OBJECTIVE: To report a case of suspected extrapyramidal symptoms (EPS) in a patient initiated on ritonavir and indinavir while taking risperidone for a tic disorder. CASE SUMMARY: A 35-year-old white man with AIDS received risperidone 2 mg twice daily for treatment of a Tourette's-like tic disorder. ritonavir and indinavir were initiated, and 1 week later, he experienced significantly impaired swallowing, speaking, and breathing, and worsening of his existing tremors. ritonavir and indinavir were discontinued. On the same day, the patient increased the risperidone dosage to 3 mg twice daily. Symptoms continued to worsen over the next 3 days. All investigations and laboratory parameters were unremarkable, and vital signs were stable. risperidone was discontinued and clonazepam initiated. Three days later, the patient's symptoms were significantly improved. DISCUSSION: The symptoms described herein are consistent with neuroleptic-induced acute dystonia and potentially neuroleptic-induced parkinsonism. We believe this adverse effect occurred as a result of a drug interaction between ritonavir/indinavir and risperidone. Based on the pharmacokinetics of these medications, we hypothesize that inhibition of CYP2D6 and CYP3A4 by ritonavir and indinavir may have resulted in an accumulation of the active moiety of risperidone, which may explain the occurrence of EPS in this patient. CONCLUSIONS: This is the second published case report describing a suspected drug interaction with ritonavir, indinavir, and risperidone. Caution is warranted when risperidone is prescribed with ritonavir/indinavir, and possibly with other antiretrovirals that inhibit the same pathways.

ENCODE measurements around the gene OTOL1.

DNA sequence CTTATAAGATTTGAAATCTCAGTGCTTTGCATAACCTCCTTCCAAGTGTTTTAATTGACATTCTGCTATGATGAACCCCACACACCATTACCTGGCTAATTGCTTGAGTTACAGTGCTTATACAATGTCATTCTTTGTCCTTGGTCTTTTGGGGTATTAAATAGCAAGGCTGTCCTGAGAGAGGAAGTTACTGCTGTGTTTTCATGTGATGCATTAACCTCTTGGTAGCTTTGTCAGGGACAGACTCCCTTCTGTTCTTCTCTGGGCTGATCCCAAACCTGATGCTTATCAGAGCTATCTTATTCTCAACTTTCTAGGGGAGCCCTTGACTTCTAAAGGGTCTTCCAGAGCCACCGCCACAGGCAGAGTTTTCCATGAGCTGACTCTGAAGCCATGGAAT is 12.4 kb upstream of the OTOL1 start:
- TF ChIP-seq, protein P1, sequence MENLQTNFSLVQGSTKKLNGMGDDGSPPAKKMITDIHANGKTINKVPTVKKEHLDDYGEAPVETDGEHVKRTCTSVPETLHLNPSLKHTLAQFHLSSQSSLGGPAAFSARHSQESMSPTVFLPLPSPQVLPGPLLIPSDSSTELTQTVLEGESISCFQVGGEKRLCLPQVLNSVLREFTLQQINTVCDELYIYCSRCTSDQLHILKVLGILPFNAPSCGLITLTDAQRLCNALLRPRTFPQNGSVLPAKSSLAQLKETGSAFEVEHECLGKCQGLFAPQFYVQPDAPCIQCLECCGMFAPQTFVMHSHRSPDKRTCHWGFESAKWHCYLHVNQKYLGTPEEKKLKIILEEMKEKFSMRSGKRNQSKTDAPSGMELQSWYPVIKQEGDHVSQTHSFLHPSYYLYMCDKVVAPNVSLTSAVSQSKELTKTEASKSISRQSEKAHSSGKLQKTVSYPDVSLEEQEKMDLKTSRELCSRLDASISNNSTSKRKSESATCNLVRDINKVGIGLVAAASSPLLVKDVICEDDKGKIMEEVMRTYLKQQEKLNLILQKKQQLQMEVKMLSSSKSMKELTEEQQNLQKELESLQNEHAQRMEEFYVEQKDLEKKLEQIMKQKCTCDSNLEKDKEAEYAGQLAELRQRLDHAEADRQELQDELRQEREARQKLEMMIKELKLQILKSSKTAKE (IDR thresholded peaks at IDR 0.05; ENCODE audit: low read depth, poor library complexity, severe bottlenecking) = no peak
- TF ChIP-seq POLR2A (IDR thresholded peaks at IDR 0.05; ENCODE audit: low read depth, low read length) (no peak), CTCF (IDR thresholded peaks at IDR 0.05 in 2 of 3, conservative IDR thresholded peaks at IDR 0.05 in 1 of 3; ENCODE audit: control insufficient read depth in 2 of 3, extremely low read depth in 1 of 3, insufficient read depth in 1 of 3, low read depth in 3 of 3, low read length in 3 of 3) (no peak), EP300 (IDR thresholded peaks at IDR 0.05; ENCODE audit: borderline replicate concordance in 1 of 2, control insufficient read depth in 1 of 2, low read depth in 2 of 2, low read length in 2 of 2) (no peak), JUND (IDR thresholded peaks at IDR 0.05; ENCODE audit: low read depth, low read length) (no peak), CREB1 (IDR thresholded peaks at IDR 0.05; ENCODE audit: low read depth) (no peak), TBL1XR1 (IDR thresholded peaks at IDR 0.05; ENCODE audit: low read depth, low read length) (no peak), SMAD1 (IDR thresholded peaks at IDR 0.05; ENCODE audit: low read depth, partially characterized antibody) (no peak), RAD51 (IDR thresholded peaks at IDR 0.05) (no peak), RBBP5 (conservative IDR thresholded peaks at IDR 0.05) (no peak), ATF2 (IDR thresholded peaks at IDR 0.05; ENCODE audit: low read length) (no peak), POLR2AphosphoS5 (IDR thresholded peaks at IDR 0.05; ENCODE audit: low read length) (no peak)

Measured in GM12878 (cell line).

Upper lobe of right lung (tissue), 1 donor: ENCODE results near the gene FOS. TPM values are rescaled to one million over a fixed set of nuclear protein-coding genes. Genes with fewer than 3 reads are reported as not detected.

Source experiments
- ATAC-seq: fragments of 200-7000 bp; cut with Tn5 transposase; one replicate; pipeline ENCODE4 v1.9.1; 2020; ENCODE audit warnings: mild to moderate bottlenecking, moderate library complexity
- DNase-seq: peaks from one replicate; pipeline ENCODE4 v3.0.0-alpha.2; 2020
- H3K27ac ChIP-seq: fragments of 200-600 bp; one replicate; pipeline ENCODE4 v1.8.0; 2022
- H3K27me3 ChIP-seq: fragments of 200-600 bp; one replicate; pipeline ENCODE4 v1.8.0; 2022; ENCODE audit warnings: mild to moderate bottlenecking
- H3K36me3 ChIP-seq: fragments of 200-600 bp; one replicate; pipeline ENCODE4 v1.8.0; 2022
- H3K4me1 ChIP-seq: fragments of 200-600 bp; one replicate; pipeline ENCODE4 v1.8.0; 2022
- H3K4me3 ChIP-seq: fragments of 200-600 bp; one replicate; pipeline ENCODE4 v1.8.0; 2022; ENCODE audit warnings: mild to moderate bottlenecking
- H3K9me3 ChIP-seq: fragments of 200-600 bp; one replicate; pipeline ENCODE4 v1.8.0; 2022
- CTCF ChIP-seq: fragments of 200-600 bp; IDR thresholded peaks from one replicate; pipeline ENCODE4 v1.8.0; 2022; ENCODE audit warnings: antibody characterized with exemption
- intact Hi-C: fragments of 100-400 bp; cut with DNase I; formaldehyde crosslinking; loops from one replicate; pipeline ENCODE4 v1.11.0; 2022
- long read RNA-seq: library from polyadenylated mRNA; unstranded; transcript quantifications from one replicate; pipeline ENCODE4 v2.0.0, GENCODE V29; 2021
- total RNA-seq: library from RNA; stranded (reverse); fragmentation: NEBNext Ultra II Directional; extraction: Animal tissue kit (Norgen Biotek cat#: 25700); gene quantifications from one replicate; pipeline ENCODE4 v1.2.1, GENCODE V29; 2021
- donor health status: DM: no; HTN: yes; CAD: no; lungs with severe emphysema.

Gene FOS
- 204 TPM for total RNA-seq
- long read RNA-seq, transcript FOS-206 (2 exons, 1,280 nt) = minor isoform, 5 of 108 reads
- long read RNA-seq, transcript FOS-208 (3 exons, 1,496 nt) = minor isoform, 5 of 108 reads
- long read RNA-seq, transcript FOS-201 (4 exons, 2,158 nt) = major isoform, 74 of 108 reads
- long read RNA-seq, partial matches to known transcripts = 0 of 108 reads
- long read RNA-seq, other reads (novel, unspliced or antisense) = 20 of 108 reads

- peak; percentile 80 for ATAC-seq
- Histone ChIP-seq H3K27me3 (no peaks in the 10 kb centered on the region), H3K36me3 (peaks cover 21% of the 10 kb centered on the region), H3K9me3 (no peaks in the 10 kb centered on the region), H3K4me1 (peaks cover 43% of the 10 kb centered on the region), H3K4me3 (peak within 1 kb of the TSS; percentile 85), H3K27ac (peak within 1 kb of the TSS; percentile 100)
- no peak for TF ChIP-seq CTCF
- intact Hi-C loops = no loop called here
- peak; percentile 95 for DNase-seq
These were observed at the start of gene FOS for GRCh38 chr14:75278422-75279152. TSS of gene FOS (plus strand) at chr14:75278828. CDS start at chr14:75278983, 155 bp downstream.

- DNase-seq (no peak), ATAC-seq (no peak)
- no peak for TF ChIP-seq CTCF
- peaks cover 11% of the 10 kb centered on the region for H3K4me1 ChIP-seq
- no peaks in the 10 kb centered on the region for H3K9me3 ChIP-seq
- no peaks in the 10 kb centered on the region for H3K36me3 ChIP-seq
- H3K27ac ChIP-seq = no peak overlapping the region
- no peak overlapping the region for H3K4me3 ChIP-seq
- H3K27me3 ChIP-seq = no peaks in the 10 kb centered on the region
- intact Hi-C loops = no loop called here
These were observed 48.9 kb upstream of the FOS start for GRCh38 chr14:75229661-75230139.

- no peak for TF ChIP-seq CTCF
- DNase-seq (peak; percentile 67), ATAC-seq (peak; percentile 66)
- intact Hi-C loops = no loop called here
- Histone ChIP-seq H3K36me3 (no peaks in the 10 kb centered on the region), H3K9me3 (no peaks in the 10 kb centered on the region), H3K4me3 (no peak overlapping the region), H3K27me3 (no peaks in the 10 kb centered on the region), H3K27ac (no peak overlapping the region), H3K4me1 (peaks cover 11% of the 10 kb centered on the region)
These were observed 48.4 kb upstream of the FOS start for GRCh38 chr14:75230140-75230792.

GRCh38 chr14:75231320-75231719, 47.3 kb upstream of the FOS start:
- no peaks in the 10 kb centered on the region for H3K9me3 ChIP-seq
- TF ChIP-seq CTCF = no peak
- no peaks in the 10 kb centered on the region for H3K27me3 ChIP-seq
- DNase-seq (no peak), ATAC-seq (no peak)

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ranking = 1